The Yorkshire Wildlife Park Foundation (YWPF) is at the heart of the fight to save rhinos from extinction as their numbers continue to be devastated by poachers.
The Yorkshire Wildlife Park Foundation is funding its fourth consecutive project with Save the Rhino International at the Ol Jogi Conservancy in Kenya. This latest project is the second phase of a reserve wide plan to provide cameras for a monitoring and security scheme to protect Black Rhino as part of its continuing efforts for the conservation of the critically endangered species.
The pioneering remote motion-sensitive camera system captures pictures of rhinos in the wild which will provide vital intelligence for their security and welfare, as well as contributing to ongoing research about these elusive animals. It is vitally important in an extensive reserve which covers some 60,000 hectares. This builds on a previous project funded by YWPF for the first phase of the camera installation and thermal imaging cameras. Other YWPF projects with Save the Rhino International included the provision of digital radios for rangers and building a boma (shelter) for orphaned or injured young rhino.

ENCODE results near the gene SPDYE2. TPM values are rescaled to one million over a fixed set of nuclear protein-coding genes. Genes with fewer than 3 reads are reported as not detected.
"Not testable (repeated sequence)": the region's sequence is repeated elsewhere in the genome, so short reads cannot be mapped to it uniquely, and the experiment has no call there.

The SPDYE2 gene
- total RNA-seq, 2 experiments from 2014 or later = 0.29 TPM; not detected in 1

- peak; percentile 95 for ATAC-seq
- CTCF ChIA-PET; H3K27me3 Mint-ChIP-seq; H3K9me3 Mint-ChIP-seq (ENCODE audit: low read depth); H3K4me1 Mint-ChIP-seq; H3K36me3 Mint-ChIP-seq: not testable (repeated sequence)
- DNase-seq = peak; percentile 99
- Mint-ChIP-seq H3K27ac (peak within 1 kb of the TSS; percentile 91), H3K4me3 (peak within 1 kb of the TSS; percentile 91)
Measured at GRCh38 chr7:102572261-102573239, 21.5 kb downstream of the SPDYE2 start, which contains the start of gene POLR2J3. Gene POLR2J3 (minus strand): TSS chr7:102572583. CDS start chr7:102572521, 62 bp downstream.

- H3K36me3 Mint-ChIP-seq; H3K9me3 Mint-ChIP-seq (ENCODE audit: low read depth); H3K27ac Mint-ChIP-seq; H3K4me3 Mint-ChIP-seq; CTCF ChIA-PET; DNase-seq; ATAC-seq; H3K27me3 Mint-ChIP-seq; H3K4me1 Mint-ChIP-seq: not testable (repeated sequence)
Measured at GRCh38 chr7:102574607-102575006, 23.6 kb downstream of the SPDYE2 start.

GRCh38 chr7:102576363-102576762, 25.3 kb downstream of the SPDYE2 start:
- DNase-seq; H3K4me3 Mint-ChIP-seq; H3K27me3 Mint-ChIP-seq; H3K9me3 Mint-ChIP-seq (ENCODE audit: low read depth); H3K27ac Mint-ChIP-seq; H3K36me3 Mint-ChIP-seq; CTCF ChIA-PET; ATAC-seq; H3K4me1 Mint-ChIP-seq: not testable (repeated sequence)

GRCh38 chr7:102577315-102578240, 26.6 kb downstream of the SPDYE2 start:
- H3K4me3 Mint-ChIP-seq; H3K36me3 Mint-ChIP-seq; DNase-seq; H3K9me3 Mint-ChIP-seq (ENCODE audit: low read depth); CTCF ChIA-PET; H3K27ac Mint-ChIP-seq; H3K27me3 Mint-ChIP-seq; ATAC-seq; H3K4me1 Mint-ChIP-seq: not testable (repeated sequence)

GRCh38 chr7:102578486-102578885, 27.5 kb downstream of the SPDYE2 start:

Rhino numbers in the wild have reduced dramatically over the past decades with the advent of organised poaching. The black rhino population fell from 65,000 in 1973 to just 2,300 in 1990. Today, Black rhino numbers have recovered to almost 6,000 but poaching is still a major concern as their horns are valuable commodities in Chinese medicine.
“The long term support from the Yorkshire Wildlife Park Foundation has played a vital role in supporting and strengthening our rhino conservation efforts,” said a Save the Rhino International spokesman.
“It is so sad to the continued threat to rhinos in the wild, but we are part of a strong international effort that is fighting back,” said Cheryl Williams, trustee of the Yorkshire Wildlife Foundation, ‘ the progress made a Ol Jogi is encouraging and illustrates how collaborative efforts can make an impact’.
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